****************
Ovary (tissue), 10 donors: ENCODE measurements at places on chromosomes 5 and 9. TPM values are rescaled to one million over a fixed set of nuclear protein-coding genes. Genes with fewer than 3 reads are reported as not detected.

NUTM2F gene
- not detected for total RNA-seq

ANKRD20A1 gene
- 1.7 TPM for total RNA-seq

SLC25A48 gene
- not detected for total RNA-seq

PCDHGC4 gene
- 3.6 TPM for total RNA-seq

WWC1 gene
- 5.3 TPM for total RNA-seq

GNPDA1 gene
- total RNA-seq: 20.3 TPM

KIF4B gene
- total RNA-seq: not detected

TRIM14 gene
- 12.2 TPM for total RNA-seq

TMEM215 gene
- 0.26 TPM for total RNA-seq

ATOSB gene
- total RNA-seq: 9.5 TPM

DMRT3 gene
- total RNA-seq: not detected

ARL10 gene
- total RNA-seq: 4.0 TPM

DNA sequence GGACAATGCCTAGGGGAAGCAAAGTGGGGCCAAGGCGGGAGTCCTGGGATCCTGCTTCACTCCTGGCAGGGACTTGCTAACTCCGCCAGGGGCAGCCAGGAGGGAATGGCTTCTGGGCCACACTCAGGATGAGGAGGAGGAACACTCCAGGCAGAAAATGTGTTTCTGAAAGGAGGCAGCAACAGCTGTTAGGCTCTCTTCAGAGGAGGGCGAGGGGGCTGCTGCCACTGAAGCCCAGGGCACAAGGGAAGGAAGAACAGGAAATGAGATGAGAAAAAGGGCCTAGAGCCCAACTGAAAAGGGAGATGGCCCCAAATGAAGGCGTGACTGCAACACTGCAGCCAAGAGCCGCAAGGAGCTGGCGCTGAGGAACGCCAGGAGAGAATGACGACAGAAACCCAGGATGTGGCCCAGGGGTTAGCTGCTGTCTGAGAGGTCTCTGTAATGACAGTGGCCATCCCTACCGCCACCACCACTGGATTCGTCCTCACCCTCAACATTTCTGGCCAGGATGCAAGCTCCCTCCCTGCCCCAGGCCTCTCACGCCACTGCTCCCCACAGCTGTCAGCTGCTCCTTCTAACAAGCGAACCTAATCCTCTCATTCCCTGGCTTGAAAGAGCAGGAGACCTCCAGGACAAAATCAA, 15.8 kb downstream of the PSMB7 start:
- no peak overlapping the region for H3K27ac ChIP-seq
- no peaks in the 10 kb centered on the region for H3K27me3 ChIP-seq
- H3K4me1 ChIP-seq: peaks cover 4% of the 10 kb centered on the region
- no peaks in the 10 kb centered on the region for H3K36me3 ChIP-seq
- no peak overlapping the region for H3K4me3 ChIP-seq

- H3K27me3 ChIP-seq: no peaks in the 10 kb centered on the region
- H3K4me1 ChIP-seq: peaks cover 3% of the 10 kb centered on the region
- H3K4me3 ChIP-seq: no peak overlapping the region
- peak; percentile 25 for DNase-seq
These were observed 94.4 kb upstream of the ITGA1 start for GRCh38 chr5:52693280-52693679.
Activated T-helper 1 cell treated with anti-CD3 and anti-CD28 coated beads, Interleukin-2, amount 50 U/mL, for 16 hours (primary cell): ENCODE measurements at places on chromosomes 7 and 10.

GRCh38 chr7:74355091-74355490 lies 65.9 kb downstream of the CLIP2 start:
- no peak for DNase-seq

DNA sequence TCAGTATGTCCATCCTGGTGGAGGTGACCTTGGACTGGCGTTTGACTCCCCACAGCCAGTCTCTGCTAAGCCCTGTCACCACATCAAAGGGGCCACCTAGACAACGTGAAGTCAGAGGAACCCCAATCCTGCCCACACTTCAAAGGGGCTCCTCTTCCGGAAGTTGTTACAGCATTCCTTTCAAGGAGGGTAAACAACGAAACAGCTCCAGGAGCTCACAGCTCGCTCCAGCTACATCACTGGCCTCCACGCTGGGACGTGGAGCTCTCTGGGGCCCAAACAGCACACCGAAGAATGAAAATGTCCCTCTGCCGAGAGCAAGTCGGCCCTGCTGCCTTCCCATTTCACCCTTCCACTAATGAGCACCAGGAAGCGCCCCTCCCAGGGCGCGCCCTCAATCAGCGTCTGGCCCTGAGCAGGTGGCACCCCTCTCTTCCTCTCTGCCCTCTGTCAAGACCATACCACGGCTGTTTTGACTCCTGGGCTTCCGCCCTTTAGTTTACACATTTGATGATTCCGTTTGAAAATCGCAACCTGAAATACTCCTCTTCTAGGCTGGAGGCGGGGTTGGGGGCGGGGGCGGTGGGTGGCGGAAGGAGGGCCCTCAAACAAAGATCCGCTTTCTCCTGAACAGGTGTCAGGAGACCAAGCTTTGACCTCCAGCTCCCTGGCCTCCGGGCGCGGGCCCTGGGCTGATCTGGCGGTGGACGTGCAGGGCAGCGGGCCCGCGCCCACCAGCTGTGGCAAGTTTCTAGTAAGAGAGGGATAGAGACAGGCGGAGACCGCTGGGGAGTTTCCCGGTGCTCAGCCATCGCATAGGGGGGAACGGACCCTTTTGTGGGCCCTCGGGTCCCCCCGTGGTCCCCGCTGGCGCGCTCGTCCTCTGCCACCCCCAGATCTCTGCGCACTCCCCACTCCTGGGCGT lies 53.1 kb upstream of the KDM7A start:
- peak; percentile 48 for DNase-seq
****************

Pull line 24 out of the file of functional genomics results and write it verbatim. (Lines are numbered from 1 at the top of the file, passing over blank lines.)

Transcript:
ARL10 gene